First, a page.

We obtained FFPE tissues of human lung cancers or their xenografts grown in mice for this work. Tissues were cut into 8 μm-thick sections, which were then placed on glass slides covered with polyethylene naphthalate (PEN) membrane. The sections were deparaffinized and stained with either hematoxylin and eosin (H&E), or cresyl violet (CV), and used for LMD within a day with a pulsed ultraviolet laser on a Leica® LMD6000 system. For some experiments, areas of tissue sections were dissected out along with PEN membrane by hand using a surgical blade. To obtain replicate samples, morphologically identical quadrants of stained serial sections were cut. Dissectates were lysed with proteinase K and total RNA was extracted by affinity chromatography using the Ambion® RecoverAll™ Total Nucleic Acid Isolation, or Norgen Biotek® FFPE RNA Purification kits that respectively use silica or glass fiber (GF), or carborundum or silicon carbide (SiC) as the RNA-binding matrix. Total RNA, with microRNA in an amount expected to be a constant proportion of that of total RNA, was eluted from columns using identical volumes of water, and quantified using RiboGreen dye in a fluorescence assay [19], or by measuring absorbance at 260 nm. Identical volumes of different RNA preparations were used for Applied Biosystems® TaqMan™ microRNA assays, based on reverse transcription-PCR (RT-PCR) [20], for microRNA miR-16, an abundant and ubiquitous microRNA (e.g., [21]), and RNU6-2 (U6B), a 45 base-long, housekeeping nucleolar RNA. Inter-group differences were analyzed using t tests assuming equal variances. P values determined in different statistical tests were two-tailed and a cut-off of 0.05 was used to appraise significance.

An analysis of RNA preparations from 23 different dissectates from xenografts showed that RNU6-2 levels correlated well with total RNA estimations by RiboGreen assay with a Pearson coefficient of 0.91 (95% confidence interval = 0.79-0.96; P < 0.01) whereas there was no significant correlation with total RNA quantifications by absorbance at 260 nm (P = 0.15; Figure 1). RiboGreen assay was thus deemed as more precise than absorbance spectrophotometry for RNA samples of low concentration, as has been observed by others [22], and was used to assess total RNA for the rest of the study. H&E and CV are nucleic acid-binding stains that can possibly interfere with RNA extraction, and their use can differentially affect RNA degradation during the processing steps of staining [23-27]. While others have shown that the use of stains other than H&E and CV influences RNA yield from LMD samples, recent reports have suggested superiority of the use of CV over H&E to obtain RNA for downstream gene expression profiling. Therefore, we decided to test CV and H&E stains in this study. We compared small RNA yields from H&E- or CV-stained replicate dissectates from three xenografts by measuring RNU6-2 and miR-16 levels. In RNA extracted using GF columns, RNU6-2 and miR-16 levels respectively were an average of 2.1 and 3.0 times higher with CV than H&E (Figure 2A). With SiC columns too, RNU6-2 and miR-16 levels respectively were on average 2.6 and 2.0 times higher with CV than H&E. In paired t tests disregarding the column-type, the improvements in RNU6-2 and miR-16 yields were significant (P values of 0.02 and 0.01, respectively).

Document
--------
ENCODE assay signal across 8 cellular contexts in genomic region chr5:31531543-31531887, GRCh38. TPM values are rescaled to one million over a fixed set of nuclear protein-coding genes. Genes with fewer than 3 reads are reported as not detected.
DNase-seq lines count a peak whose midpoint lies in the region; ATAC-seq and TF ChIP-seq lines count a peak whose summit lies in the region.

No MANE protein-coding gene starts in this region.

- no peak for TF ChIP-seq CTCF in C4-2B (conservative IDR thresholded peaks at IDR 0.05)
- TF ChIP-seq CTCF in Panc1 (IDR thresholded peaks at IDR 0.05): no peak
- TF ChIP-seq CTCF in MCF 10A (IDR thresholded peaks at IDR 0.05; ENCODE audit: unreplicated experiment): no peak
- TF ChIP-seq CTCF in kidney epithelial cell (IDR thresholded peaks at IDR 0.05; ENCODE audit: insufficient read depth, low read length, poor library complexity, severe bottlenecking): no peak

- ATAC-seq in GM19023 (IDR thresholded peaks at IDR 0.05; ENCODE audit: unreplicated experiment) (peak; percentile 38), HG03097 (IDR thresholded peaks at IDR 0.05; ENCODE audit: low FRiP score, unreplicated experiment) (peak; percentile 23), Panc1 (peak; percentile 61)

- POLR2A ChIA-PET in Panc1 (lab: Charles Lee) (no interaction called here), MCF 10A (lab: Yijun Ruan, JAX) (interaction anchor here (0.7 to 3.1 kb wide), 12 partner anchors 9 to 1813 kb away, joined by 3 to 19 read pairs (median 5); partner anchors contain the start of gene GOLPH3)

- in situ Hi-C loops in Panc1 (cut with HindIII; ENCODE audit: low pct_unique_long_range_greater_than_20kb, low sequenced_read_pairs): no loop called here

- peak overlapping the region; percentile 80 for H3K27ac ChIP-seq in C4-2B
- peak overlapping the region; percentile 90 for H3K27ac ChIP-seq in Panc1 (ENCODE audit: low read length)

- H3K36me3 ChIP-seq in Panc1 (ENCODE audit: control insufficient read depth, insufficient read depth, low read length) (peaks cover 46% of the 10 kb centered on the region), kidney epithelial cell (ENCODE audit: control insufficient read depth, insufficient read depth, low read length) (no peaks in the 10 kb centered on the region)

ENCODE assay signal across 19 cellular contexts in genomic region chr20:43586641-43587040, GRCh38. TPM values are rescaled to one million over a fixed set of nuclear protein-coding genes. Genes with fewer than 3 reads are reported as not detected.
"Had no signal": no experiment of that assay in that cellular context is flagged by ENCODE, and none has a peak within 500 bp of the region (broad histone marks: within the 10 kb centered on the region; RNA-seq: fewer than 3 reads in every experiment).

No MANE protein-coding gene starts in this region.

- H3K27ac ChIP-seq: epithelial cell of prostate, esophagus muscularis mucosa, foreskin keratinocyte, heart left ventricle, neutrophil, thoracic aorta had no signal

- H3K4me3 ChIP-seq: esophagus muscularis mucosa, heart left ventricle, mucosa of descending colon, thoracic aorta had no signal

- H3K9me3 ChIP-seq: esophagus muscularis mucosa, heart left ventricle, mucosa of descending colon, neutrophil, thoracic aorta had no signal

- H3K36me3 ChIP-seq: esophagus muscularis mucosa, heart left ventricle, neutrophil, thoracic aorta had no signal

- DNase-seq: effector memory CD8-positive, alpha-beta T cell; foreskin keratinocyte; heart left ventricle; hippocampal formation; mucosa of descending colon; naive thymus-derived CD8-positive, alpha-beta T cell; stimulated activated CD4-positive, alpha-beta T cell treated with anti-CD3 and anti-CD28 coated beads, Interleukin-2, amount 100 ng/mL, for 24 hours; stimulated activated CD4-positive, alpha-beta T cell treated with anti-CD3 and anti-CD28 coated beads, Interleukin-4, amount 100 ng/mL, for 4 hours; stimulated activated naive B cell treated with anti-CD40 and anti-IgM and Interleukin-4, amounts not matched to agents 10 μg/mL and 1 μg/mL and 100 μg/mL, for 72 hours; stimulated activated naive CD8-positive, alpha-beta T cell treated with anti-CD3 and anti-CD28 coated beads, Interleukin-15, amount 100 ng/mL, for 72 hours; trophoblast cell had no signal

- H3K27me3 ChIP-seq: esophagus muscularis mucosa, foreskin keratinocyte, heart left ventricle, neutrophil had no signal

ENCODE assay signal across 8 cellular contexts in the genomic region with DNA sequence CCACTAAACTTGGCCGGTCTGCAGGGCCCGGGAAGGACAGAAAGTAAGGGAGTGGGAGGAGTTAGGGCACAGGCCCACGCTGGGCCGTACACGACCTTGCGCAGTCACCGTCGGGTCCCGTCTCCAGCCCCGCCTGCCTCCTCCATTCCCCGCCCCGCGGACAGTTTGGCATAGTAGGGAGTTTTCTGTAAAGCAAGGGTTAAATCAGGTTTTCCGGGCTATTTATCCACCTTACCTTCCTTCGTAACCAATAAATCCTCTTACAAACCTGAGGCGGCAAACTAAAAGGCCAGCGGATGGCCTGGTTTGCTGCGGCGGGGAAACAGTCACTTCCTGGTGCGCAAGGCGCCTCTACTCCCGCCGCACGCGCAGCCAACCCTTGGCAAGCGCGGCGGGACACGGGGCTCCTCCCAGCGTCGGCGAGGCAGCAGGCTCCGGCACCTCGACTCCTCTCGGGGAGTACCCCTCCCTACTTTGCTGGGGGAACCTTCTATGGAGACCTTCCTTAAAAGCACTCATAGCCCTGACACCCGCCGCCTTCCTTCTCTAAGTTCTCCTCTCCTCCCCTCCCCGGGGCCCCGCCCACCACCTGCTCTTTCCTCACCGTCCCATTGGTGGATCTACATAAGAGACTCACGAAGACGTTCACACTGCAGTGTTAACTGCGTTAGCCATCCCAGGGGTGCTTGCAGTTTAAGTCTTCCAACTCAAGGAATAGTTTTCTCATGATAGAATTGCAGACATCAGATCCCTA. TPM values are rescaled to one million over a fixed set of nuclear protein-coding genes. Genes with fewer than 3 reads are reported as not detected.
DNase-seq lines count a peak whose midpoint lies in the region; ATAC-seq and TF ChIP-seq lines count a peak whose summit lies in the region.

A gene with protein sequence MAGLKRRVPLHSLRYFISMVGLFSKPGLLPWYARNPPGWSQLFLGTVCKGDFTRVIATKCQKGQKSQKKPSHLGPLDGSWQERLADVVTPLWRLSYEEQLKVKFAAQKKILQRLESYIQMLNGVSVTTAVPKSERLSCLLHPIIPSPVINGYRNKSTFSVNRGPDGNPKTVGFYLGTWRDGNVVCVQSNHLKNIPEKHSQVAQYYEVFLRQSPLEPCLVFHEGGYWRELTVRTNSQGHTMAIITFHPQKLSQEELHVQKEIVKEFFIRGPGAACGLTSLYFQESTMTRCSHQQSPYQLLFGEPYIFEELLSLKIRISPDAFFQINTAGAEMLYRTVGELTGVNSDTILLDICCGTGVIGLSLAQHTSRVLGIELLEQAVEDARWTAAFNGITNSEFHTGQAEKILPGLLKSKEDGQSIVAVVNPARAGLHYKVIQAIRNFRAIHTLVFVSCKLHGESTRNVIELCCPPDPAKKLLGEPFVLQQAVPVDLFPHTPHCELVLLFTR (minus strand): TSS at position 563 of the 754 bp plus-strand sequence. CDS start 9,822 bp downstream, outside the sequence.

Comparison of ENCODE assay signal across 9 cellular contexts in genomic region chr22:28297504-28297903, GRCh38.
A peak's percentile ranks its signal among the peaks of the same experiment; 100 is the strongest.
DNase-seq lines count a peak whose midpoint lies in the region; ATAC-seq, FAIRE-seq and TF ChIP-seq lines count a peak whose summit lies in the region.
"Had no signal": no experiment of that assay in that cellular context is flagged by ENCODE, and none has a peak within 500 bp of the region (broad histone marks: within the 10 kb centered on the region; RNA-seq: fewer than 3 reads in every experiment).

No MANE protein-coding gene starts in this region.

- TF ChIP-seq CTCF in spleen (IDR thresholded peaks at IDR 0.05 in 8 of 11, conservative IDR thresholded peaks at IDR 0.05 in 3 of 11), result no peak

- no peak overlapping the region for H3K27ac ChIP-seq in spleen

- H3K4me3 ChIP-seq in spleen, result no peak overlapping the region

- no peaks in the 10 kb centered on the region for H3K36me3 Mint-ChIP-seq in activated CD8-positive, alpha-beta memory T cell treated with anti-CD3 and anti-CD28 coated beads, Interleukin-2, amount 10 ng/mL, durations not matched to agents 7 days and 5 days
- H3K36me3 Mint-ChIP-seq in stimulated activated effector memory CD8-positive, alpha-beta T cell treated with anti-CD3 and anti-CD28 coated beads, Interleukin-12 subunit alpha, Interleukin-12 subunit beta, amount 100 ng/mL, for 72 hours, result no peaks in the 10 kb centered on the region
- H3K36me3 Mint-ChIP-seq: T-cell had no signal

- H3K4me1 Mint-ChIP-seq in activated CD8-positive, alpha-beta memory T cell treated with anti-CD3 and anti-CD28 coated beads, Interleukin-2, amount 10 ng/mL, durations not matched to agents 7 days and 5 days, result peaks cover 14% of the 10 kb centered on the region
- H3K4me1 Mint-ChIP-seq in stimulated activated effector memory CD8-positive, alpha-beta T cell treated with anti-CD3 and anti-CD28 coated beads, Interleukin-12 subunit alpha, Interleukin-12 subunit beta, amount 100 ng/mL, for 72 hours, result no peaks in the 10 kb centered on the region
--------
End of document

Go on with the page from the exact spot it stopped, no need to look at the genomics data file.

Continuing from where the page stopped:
thumbnailFigure 1. Scatter-plots of RNA concentration and RNU6-2 measurements of RNA from dissectates of formalin-fixed tissue sections. Total RNA in 23 samples was quantified by RiboGreen assay (black) or absorbance spectrophotometry at 260 nm (grey). Level of RNU6-2 in the RNA preparations was determined as quantification cycle (Cq) values obtained in reverse transcription-PCR assays. The best lines of fit with the least squares method are also shown.